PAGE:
Sunday’s race started off much the same way, albeit minus the sun, which had a hard time penetrating the thin carpet of valley fog that accompanied the 8- to 15-knot northerly breeze. Sailing the same course as Saturday, the fleets found that getting past Alcatraz was a much easier task with the breeze holding pretty much the entire way around the race course. After a little over a half-hour, the bigger boats were already around Blossom; the day before, it had taken them about two hours! The results are already up on the Corinthian YC’s Midwinters page. With some tight leaderboards, there should be some good battles next month.
There’s a new "largest privately-owned yacht in the world." She’s the 533-ft motoryacht Eclipse, which is owned by Russian billionaire Roman Abramovich. The title was formerly held by a boat owned by a fellow from Dubai, whose boat is now about two feet too short.
The 44-year-old Abramovich, who started his fortune by selling rubber ducks out of his apartment in Moscow, and is now said to be worth something like $11 billion, has long been a connoisseur of mega motoryachts. Up until he gave one to an ex-wife and sold another, he owned five. While Roman is single, he has a long-time girlfriend in 29-year-old Daria Zhukova, who graduated from our old school, UC Santa Barbara, and to whom he gives things like $50 million paintings.
Eclipse, which was built by Germany’s Blohm + Voss at a cost rumored to be in the $500 million range, has every luxury and safety feature — bomb-proof master cabin, for example — known to man. She was launched in early December, a year behind schedule, but just in time for Roman to rush her across the Atlantic to the tiny island of St. Barth in the French West Indies — where last year he paid $95 million for an estate just behind Goveneur’s Beach. Abramovich offered to build senior housing for everyone on the island if local officials would only deny public access to the beach. "Non!" was the emphatic response. This even after Roman had tried to soften up resistance by building a state-of-the-art soccer field and track for the residents of the island.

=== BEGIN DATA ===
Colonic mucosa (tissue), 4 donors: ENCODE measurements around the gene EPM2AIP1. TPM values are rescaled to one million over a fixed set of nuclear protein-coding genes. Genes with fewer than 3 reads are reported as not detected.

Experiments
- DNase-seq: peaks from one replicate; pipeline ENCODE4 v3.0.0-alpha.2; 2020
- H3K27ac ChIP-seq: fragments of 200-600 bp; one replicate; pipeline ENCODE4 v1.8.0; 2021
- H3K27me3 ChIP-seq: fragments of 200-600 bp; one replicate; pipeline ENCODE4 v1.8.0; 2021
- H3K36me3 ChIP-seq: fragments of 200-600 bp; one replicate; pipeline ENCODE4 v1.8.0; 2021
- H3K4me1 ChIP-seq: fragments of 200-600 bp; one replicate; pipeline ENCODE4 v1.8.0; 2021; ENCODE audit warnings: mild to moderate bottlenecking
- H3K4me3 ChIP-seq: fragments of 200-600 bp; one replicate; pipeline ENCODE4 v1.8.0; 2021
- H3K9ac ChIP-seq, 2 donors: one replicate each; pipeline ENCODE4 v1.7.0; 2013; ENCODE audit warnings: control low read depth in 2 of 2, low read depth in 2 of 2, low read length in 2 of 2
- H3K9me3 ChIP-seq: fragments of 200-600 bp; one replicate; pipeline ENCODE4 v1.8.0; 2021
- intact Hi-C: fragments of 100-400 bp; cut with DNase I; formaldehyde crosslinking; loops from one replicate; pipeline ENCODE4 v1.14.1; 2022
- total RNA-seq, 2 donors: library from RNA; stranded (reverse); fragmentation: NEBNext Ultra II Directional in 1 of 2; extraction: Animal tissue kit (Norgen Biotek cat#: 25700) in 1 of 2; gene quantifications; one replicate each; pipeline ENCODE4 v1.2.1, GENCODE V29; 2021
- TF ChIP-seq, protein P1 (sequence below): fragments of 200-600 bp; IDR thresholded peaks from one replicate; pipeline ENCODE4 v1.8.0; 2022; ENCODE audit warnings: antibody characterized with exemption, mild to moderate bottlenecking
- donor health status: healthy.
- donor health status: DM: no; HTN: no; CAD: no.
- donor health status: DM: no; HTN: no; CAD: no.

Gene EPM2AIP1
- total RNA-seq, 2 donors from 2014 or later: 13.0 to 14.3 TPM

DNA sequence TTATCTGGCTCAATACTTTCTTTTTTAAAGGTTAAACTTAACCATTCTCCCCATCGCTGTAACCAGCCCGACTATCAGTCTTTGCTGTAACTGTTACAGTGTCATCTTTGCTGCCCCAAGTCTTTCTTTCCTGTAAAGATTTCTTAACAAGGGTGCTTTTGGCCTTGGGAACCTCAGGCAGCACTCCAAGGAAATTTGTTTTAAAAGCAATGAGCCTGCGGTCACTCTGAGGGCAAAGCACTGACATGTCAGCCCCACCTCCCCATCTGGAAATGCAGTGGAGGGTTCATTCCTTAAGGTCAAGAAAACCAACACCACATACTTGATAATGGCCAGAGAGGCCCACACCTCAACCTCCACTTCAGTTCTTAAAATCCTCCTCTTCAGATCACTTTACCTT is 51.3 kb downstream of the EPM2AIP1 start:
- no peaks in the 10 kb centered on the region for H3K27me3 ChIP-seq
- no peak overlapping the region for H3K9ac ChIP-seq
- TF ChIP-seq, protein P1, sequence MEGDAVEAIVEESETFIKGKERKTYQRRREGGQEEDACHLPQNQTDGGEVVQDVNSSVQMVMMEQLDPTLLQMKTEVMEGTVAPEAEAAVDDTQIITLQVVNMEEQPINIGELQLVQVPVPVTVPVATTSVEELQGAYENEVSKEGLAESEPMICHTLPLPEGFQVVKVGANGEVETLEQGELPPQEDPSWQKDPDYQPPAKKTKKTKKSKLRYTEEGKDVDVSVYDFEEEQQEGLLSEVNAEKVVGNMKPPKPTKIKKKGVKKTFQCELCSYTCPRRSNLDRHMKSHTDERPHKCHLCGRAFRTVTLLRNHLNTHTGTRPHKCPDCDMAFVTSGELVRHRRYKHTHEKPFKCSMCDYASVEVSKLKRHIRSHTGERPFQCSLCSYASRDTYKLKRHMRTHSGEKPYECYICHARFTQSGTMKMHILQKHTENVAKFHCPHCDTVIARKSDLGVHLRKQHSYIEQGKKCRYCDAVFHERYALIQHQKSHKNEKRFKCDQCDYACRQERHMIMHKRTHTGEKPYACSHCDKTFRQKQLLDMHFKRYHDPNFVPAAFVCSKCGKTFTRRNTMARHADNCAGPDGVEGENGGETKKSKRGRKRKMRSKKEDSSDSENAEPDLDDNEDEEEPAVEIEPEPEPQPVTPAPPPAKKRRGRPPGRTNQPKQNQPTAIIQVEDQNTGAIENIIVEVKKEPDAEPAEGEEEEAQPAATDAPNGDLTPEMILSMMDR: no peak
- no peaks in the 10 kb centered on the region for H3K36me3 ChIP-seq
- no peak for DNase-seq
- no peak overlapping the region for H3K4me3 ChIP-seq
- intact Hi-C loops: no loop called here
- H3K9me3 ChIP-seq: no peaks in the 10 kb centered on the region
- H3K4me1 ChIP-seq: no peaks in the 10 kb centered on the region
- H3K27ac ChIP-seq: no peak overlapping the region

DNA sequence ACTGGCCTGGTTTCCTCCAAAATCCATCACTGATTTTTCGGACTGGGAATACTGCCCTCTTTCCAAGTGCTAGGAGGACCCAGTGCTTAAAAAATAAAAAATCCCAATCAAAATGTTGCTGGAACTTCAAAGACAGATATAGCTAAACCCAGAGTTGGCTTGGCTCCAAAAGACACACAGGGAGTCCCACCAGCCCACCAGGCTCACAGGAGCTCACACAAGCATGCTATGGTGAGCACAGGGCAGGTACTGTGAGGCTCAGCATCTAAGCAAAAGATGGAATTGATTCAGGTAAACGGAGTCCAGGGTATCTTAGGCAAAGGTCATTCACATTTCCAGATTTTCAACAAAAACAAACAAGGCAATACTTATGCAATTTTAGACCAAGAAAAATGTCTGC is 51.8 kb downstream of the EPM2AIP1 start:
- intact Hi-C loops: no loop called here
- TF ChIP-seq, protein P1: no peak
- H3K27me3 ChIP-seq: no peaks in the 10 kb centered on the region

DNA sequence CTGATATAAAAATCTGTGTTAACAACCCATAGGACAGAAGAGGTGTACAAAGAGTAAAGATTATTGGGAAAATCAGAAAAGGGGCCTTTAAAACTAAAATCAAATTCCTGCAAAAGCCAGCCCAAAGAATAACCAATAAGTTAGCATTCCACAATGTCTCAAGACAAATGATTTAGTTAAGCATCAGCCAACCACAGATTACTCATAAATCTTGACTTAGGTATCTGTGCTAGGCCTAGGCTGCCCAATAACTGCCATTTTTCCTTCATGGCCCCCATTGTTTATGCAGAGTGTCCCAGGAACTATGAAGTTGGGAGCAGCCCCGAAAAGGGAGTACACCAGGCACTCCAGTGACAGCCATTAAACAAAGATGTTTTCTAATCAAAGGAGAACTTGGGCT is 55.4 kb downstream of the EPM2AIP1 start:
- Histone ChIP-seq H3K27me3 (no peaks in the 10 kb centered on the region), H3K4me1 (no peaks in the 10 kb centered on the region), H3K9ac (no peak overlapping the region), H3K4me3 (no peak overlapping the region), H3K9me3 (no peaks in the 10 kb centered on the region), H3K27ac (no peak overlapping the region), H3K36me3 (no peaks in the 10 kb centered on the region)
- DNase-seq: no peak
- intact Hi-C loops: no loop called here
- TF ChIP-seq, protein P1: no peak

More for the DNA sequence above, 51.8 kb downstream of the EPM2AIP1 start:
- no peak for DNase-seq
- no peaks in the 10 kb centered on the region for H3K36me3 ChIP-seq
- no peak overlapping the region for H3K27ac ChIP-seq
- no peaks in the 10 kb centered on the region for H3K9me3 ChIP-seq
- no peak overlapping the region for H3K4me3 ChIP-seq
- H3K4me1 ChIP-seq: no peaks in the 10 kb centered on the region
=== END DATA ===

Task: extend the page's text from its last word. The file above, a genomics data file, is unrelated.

St. Barth has always been a really big deal for rich New Yorkers, Hollywood big wigs, movie stars, super models, and that kind of celebrity riff-raff. That’s why about half the editorial space in the January issue of Vanity Fair was devoted to a land-squabble in St. Barth between the locals and the despised ‘metropoles’ from France.
This year’s New Year in St. Barth was a bigger deal than ever because, not only was Roman going to be there with his giant yacht, he was going to spend a rumored $5 million for a New Year’s Eve bash at his new digs for 250 of his very best friends, with music provided by the Black Eyed Peas. Among the guests were singer Alicia Keys and her rap hubby, Salma Hayek and luxury goods business-owning hubby, Ellen DeGeneres and her wife Portia de Rossi, Demi Moore and boytoy hubby Ashton, P. Diddy, George Lucas, Stephanie Seymour and about 200 very rich and extremely famous people we’ve never heard of.
For 20 years, we spent just about every New Year’s at St. Barth, either on the Ocean 71 Big O we used to charter out, or ashore waiting for ‘ti Profligate, our Leopard 45 in a yacht management program, to come off her lucrative holiday charter. Last year we decided on a change of pace because it seemed like it blew like stink every time we went out sailing at St. Barth in December and January. The Christmas Trades, you know. So we spent this New Year’s Eve on Profligate, anchored in the lagoon at humble Barra de Navidad, Mexico. Having declined the invitations of Doña de Mallorca and many cruising friends to go ashore and party while watching the fireworks, we got to ring in the new year by communing with our beloved catamaran. We’re sure everyone at the ritzy parties in St. Barth had a fantastic New Year’s Eve. Ironically, so did we. Contentment is a wonderful thing.